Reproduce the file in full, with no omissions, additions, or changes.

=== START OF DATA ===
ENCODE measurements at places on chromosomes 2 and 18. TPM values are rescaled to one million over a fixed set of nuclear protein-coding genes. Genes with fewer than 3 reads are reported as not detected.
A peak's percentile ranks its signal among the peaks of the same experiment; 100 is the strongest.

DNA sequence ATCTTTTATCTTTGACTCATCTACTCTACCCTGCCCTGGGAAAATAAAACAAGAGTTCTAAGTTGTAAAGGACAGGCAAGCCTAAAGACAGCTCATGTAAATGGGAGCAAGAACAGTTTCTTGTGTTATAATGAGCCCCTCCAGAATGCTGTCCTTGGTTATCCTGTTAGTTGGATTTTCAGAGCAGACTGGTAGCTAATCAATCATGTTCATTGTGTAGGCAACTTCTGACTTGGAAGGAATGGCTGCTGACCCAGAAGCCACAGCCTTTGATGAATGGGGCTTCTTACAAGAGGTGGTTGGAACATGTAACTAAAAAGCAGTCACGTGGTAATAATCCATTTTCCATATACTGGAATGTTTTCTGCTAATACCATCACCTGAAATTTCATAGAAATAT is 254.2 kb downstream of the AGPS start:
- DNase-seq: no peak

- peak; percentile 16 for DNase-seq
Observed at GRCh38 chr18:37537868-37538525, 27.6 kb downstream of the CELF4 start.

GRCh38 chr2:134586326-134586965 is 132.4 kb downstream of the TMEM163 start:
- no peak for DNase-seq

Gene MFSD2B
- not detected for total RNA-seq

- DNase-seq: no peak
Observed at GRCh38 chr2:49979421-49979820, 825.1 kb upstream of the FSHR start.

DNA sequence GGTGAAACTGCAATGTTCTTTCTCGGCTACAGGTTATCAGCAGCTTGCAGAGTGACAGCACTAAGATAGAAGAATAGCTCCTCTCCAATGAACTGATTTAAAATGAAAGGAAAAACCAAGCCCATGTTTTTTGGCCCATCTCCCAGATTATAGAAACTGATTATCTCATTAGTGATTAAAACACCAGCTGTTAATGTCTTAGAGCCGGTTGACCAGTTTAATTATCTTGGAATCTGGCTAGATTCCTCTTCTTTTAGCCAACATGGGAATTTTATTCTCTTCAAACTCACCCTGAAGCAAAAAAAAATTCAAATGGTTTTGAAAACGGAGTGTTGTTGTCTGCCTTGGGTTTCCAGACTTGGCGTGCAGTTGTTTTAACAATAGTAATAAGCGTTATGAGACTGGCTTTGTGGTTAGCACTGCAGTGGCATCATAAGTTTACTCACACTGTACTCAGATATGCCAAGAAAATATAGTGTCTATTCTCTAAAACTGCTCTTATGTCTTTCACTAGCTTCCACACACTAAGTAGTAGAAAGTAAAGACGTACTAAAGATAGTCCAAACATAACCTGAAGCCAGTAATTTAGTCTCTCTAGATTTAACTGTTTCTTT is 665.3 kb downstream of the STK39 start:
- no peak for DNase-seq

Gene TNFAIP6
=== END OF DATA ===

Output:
ENCODE measurements at places on chromosomes 2 and 18. TPM values are rescaled to one million over a fixed set of nuclear protein-coding genes. Genes with fewer than 3 reads are reported as not detected.
A peak's percentile ranks its signal among the peaks of the same experiment; 100 is the strongest.

DNA sequence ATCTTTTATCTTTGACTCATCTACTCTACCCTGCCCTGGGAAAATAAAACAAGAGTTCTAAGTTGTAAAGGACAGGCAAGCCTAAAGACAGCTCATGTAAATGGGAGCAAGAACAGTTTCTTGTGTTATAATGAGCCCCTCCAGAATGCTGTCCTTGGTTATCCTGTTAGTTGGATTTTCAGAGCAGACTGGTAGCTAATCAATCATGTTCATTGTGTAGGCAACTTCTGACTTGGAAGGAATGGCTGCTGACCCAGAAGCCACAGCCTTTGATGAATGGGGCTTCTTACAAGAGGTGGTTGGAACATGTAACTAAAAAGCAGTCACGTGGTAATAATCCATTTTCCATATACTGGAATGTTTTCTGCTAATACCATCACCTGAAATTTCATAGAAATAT is 254.2 kb downstream of the AGPS start:
- DNase-seq: no peak

- peak; percentile 16 for DNase-seq
Observed at GRCh38 chr18:37537868-37538525, 27.6 kb downstream of the CELF4 start.

GRCh38 chr2:134586326-134586965 is 132.4 kb downstream of the TMEM163 start:
- no peak for DNase-seq

Gene MFSD2B
- not detected for total RNA-seq

- DNase-seq: no peak
Observed at GRCh38 chr2:49979421-49979820, 825.1 kb upstream of the FSHR start.

DNA sequence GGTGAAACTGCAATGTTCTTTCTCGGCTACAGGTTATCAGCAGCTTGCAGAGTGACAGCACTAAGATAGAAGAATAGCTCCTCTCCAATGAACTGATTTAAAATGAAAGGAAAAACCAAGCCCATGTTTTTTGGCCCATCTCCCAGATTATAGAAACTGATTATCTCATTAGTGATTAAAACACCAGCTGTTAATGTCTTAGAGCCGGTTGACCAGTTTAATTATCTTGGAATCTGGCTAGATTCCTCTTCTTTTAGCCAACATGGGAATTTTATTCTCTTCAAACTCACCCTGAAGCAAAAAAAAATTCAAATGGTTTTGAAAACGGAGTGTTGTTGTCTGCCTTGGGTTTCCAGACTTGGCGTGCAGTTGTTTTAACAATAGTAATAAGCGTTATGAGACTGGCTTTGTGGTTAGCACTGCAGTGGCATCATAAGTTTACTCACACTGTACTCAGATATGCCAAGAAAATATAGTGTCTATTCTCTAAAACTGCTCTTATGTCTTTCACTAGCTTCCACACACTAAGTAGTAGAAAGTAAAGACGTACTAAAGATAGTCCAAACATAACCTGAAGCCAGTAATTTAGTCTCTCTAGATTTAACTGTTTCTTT is 665.3 kb downstream of the STK39 start:
- no peak for DNase-seq

Gene TNFAIP6